Women and Cancer: Safeguard Your Future Fertility

Fertility may be the farthest thing from your mind when you’ve just received a cancer diagnosis, but it’s the right time to think about your future family. Cancer treatments can affect your ability to get pregnant or carry a baby to term. Ask your doctor about preserving your fertility before your treatment begins.

Understanding how treatment may affect your fertility is the first step in assessing your options for fertility preservation. Chemotherapy can damage eggs, the sacs holding the eggs and the production of sex hormones. Radiation therapy has similar effects, sometimes causing irregular periods or halting them altogether.

7th Heaven Star and Safeguard My Meds Advocate Prescription Safety

If used moderately and as directed, prescription medicines help ease many health conditions and cure others. But some people don’t know the risks of keeping medications unsecured in the home, especially medications that have a high potential to be abused, such as stimulants, tranquilizers and pain relievers.

Easy-to-find medicines can be abused by anyone entering a home, especially teens and young adults. Catherine Hicks, 7th Heaven star and parent advocate, is working with Safeguard My Meds to tell Americans what they can do to help prevent prescription medicine abuse and potential addiction.

"7th Heaven" Star Says Steps Can Prevent Prescription Drug Abuse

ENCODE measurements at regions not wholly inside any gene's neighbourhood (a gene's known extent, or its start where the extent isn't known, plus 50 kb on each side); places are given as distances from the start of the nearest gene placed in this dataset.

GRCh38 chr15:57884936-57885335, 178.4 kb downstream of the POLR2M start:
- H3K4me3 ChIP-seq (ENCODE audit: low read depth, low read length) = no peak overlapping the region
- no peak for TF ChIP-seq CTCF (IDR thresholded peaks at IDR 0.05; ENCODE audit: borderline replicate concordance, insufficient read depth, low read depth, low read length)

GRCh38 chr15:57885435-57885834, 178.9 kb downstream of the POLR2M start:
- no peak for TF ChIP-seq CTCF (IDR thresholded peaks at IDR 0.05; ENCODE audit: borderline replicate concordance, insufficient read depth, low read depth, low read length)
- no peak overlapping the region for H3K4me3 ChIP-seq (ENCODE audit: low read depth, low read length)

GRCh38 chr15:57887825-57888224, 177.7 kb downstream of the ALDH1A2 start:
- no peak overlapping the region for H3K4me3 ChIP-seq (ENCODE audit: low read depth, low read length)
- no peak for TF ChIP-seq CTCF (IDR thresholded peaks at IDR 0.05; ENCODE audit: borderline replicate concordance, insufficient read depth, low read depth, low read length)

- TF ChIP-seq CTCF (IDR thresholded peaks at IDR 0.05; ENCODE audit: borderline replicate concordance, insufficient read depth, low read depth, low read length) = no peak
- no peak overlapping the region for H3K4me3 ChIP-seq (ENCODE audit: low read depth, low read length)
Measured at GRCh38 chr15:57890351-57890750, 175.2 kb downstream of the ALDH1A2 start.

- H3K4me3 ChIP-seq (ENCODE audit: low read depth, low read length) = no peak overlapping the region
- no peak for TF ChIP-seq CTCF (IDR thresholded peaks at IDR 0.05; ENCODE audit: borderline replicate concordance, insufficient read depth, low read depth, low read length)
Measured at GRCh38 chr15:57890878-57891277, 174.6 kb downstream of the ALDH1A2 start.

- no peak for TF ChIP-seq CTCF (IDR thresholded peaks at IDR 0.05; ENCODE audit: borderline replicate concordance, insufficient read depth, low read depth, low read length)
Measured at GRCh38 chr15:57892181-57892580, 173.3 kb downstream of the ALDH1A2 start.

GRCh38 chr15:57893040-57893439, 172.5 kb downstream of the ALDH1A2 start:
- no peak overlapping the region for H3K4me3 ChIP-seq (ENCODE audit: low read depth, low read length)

(NewsUSA) – When used the right way, prescription medicine helps many health conditions. But many people don’t know the risks of keeping medications unsecured in the home, especially medications that have a high potential to be abused, such as stimulants, tranquilizers and pain relievers.Left-over and easy-to-find medicines can be abused by anyone entering a home — including teens and young adults. 7th Heaven star and parent advocate Catherine Hicks is working with the national campaign Safeguard My Meds to tell Americans how they can help prevent prescription medicine abuse by keeping medications safe in their home.Government statistics show that 70 percent of people age 12 and older who abused prescription pain relievers say they got them from a friend or relative."As the parent of a teenager, I know how important this issue is. Every day, more than 2,500 teenagers abuse prescription medicine for the first time, and they don’t even need to leave the house to do it," says Hicks.A new national survey shows that Americans most frequently said they store prescription medicine in the bathroom and kitchen — two areas where medications could be easily found by anyone entering the home.Hicks says taking these simple steps can make a big difference:* Keep medication in a locked storage container in a cool, dry place out of the reach of visitors, children and pets;* Keep a list of medicines in your home;* Never share prescription medicine with anyone else;* Talk to your community pharmacists about the best way to store and get rid of medicine no longer needed;* Visit the site www.safeguardmymeds.org for more tips and tools to make your home medication safe; and* Tell friends and family to keep their medications safe."When we keep prescription medicine in our homes, we need to keep those medicines safe, said Keith Hodges, pharmacist and executive committee member of the National Community Pharmacists Association. "We can all make a difference by storing and disposing of our medicine in the right way."Safeguard My Meds is a free resource offered by the National Community Pharmacists Association and Purdue Pharma L.P. Visit www.safeguardmymeds.org.